Surgical Considerations

Brachial artery pseudoaneurysms are a pulsatile hematoma caused by hemorrhage on soft tissues. They are more common after interventional procedures than after diagnostic procedures, although brachial artery pseudoaneurysms are rare. Complications of pseudoaneurysms can cause a serious threat to the afflicted limb and the patient's life. 

Clinical Significance

Blood Pressure and Brachial Pulse

During blood pressure measurements, the stethoscope is placed over the brachial artery in the cubital fossa. The artery runs medial to the biceps tendon. The brachial pulse may be palpated in the cubital fossa just medial to the tendon.

Venipuncture

The area just superficial to the cubital fossa is often used for venous access (phlebotomy). One of the most common sites for venipuncture is the superficial veins in the cubital fossa of upper limbs which include the cephalic, basilic, median cubital, and antebrachial veins and their tributaries. Many superficial veins can cross this region. Median cubital vein connects the basilic and cephalic veins and can be accessed easily. This makes it a common site for venipuncture. It may also be used for the insertion of a peripherally inserted central catheter.

Supracondylar Fracture

This is a  common fracture in young patients and usually, occurs when a person falls onto a hyper-extended elbow. It is a transverse fracture, spanning between the two epicondyles. It can also happen by falling onto a flexed elbow, but this accounts for less than 5% of cases.The displaced fracture fragments may impinge and damage the contents of the cubital fossa. Direct damage or post-fracture swelling can cause interference to the blood supply of the forearm from the brachial artery. The resulting ischemia can cause Volkmann’s ischaemic contracture. Cubital tunnel syndrome is the second most common nerve compression syndrome in peripheral nerve compression disease. Although potential ulnar nerve entrapment can occur at multiple points along its course, for example, the Arcade of Struthers, the medial intermuscular septum, the medial epicondyle, the cubital tunnel, and the deep flexor pronator aponeurosis, the most common site of entrapment is the cubital tunnel. The uncontrolled flexion of the hand, as flexors muscles become fibrotic and short.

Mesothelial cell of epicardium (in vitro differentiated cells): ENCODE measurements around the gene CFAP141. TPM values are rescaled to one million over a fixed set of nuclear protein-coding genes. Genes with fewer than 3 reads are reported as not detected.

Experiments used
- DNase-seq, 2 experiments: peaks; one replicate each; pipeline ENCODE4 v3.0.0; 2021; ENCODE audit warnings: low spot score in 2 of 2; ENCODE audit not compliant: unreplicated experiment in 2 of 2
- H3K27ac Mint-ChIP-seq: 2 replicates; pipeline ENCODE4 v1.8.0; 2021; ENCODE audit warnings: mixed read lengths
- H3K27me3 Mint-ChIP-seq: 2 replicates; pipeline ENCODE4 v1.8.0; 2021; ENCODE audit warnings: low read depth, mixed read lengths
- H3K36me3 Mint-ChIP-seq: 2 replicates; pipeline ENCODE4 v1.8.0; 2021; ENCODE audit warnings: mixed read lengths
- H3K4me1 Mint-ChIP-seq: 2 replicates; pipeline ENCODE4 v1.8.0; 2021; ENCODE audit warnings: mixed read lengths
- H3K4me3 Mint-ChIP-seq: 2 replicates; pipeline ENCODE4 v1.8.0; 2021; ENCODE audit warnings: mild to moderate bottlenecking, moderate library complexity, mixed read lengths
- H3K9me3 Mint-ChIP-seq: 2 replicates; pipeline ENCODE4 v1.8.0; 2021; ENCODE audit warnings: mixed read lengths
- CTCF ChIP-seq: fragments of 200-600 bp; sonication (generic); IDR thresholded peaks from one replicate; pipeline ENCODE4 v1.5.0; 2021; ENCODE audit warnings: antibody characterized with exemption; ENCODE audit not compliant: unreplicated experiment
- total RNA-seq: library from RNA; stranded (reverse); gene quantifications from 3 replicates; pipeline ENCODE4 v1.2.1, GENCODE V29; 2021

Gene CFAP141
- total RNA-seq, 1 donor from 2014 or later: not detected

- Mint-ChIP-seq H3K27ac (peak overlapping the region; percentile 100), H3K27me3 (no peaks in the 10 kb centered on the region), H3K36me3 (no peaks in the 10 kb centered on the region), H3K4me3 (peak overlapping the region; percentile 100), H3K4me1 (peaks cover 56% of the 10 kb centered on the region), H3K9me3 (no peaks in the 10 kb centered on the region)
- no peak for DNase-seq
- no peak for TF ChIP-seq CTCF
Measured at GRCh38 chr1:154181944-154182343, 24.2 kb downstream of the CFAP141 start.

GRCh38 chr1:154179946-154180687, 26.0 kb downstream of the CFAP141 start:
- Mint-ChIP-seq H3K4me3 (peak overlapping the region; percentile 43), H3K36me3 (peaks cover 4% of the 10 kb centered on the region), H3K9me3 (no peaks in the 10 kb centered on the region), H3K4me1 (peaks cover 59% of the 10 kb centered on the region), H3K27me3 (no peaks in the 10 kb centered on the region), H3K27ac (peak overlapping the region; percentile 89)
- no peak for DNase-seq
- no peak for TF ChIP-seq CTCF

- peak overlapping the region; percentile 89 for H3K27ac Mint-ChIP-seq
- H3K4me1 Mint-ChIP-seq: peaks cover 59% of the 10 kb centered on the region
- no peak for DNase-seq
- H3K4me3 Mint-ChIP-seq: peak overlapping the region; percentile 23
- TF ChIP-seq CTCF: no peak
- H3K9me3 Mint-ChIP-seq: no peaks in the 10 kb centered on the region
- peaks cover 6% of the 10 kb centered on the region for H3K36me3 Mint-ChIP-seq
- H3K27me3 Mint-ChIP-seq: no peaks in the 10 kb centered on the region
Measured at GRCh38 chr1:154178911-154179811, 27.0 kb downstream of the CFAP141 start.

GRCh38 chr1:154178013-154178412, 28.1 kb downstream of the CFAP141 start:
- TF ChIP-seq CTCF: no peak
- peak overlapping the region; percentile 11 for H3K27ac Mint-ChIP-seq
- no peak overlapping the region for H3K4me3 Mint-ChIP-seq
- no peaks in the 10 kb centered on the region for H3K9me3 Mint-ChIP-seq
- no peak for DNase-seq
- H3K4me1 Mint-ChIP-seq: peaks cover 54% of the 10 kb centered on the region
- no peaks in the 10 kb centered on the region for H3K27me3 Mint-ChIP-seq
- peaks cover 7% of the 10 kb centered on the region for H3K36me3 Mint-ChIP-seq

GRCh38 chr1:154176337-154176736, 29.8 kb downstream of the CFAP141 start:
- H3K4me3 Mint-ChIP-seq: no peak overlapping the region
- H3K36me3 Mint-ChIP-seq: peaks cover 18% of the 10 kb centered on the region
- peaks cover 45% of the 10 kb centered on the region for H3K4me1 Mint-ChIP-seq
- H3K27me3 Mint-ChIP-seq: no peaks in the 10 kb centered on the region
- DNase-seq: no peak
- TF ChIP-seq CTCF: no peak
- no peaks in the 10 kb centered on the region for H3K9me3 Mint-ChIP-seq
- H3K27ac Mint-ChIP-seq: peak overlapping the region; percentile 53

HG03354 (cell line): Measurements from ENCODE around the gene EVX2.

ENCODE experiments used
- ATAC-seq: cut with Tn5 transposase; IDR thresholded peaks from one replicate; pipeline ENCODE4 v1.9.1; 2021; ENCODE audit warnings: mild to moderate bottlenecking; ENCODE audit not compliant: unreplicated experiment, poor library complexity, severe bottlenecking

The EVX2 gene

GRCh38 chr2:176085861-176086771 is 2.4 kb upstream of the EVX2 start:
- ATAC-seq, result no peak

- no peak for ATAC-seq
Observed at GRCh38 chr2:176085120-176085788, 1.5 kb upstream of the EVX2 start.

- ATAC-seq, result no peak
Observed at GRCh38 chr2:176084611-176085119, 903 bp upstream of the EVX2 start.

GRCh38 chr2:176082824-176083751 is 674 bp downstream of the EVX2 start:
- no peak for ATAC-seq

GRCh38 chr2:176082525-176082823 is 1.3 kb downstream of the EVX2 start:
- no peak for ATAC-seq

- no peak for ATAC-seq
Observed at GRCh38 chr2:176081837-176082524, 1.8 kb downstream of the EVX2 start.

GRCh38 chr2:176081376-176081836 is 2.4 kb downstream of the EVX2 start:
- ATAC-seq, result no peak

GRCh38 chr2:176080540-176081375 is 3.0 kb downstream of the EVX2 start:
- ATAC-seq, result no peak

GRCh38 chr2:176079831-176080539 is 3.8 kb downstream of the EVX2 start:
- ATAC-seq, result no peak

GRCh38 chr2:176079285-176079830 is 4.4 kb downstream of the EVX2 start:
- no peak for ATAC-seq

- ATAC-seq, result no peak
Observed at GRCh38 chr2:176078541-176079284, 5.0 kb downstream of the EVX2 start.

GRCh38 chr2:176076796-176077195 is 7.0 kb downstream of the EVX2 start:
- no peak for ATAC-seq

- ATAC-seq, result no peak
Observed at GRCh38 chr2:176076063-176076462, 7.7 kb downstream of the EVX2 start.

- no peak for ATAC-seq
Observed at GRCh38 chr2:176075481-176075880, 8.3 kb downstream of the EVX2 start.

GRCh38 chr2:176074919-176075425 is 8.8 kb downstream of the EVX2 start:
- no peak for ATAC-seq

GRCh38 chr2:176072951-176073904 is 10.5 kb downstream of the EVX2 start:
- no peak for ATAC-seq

Cubital Tunnel Syndrome

A condition that involves pressure or stretching of the ulnar nerve which can cause numbness or tingling in the ring and small fingers, pain in the forearm, and/or weakness in the hand. These symptoms are often felt when the elbow is bent for an extended period of time, such as while holding a phone or while sleeping. Sometimes nerve testing (EMG/NCS) may be needed to see how much the nerve and muscle are being affected. The first treatment is to avoid actions that cause symptoms. Wrapping a pillow or towel loosely around the elbow or wearing a splint at night to keep the elbow from bending can help. Avoiding pressure on the “funny bone” can also help. 

Historically, when (venous) blood-letting was practiced, the bicipital aponeurosis (the ceiling of the cubital fossa) was known as the "grace of God" tendon because it protected the more important contents of the fossa (i.e., the brachial artery and the median nerve).